Elsewhere the Harry Potter franchise trundled towards its conclusion with the latest addition Harry Potter and the Half Blood Prince. Having lost interest in the Harry Potter movies one or two films ago, I was surprised with this one. Despite being far too long, it managed to be somewhat enjoyable. The young cast seemed to have improved their acting capabilities a good deal while the finest of British acting talent continue to support them in smaller roles. Rather reassuringly this film managed to beat Transformers box office record, but was far from an excellent film. I had no plans to see G.I. Joe: The Rise of Cobra. It looked terrible, a mesh of other films such as Iron Man and Star Wars with the plot of Team America: World Police but none of the humor. It is no doubt due to these reasons that the organisers of the premier, upon discovery they had not sold out the cinema, decided to give free tickets to anyone who approached the ticket desk. Thus I saw G.I Joe. Maybe it was the fact that it was free or maybe everything looks better after Michael Bay’s  robot catastrophe, but rather surprisingly I liked this film. It was the film I had wanted to see when going to Transformers 2: brash, over the top action, passable special effects, a simple good guys versus bad guys plot with actors that made you wonder whether the toys they were playing would have done a better job. By no means a intelligent or very well-made film, but certainly not the terrible one everyone had been expecting.

The last big film of the summer was Quentin Tarrintino’s Inglourious Basterds. His self-described “Spaghetti Western War Film” was another surprise. After the disappointment of Kill Bill: Volume 2 and Death Proof, I really expected this to be the final nail in Tarrintino’s career. Instead he has created one of the year’s best films. Dramatic and shocking one minute, light and funny the next and anchored by suburb writing and terrific performances, with Christoph Waltz and Michael Fassbender standing out amongst a largely excellent cast. Ironically the star the marketing so triumphantly boasts is the weakest link in the film: Brad Pitt’s Aldo Raine seems out of place alongside other, better developed characters and his cartoonish performance is at odds with the rest of the cast and film.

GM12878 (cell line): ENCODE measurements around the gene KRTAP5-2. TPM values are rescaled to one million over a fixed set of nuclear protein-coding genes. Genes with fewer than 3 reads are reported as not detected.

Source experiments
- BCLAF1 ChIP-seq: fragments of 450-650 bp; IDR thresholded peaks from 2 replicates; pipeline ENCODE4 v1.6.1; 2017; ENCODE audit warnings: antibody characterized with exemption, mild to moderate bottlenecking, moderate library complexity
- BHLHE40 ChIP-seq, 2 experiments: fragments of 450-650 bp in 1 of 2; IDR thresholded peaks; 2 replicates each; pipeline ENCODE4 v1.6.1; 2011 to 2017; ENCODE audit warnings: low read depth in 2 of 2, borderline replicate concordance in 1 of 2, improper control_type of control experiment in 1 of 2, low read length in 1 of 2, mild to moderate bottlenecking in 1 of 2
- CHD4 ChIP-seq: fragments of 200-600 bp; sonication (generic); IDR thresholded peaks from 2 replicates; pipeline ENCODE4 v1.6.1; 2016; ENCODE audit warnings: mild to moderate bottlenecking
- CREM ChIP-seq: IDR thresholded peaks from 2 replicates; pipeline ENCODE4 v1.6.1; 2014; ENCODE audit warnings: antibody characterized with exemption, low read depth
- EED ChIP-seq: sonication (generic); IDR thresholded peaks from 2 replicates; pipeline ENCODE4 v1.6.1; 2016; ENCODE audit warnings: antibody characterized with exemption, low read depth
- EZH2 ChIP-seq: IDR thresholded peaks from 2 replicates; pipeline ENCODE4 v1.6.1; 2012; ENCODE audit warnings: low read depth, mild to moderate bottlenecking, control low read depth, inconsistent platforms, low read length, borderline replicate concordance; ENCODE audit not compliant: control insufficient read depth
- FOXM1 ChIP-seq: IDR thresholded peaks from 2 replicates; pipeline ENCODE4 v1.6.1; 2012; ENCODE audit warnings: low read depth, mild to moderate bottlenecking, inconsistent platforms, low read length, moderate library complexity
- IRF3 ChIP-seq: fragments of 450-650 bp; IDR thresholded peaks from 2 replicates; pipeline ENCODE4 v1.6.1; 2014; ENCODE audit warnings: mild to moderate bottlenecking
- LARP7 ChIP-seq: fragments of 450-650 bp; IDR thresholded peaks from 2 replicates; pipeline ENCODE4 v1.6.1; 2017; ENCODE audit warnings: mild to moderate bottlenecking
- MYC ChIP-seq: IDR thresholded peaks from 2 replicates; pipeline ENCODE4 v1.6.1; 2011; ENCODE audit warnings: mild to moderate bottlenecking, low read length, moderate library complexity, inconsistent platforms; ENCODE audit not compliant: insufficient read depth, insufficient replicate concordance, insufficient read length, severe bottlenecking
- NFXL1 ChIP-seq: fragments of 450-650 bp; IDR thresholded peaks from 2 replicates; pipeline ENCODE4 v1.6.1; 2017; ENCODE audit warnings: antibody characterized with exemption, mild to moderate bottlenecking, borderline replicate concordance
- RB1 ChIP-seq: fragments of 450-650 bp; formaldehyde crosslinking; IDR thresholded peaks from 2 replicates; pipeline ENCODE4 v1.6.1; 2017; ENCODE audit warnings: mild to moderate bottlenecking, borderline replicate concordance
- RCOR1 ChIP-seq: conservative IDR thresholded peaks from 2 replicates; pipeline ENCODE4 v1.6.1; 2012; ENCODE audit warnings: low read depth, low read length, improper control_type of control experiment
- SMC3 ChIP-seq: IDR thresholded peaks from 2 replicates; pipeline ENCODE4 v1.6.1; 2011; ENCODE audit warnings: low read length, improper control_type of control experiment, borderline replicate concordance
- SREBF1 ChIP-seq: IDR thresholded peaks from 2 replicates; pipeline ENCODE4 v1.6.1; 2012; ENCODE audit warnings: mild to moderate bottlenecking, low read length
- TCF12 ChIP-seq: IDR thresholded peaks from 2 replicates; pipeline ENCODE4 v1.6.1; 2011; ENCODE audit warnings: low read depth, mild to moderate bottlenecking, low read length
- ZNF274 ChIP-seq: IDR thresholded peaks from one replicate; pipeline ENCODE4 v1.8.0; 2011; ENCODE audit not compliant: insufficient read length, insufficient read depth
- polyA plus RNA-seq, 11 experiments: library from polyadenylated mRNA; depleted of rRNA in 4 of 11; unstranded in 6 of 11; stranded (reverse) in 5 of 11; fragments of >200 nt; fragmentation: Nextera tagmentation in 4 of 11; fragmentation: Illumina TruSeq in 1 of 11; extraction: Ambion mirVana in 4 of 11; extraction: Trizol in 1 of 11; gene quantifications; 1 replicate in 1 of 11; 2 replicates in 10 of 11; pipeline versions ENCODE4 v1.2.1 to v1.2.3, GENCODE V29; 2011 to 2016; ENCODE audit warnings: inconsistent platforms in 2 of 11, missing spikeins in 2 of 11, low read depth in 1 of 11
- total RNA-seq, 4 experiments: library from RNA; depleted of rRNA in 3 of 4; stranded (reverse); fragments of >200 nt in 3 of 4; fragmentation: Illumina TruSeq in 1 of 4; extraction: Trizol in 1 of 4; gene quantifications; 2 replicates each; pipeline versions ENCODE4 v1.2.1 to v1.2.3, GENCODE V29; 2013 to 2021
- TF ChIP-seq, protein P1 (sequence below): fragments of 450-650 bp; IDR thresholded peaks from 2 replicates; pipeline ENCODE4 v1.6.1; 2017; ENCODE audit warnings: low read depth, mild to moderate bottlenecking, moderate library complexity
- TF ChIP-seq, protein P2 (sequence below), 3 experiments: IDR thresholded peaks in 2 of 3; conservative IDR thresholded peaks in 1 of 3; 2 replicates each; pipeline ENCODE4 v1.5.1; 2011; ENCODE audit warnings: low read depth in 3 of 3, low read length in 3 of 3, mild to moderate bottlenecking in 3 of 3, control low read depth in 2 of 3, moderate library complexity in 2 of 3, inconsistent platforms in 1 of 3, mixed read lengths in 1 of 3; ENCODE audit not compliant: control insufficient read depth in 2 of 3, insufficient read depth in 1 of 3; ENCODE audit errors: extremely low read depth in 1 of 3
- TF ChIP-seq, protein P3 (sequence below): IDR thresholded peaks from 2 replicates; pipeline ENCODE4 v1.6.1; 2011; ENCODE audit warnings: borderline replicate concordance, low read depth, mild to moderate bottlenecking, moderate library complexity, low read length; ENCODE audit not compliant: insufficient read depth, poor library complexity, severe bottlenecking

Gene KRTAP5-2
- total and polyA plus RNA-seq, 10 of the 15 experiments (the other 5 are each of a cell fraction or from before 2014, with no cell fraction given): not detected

Last year with the release of The Dark Knight, we were given the ideal summer film. A blisteringly original sequel to a film based upon a comic book that took over a billion dollars worldwide, saw universal critical praise and even won a pair of Oscars. However this summer we were given no such film. This summer was characterized more by disappointingly unoriginal films, than those that were interesting and well made. It appears the summer film season operates on a double helix-as the innovative and creative films become less frequent the crass, shoddy cheap ones seem to increase and dominate the box office. In conclusion one thing is certain: the 4.17 billion of this year’s summer movie season was certainly not deserved.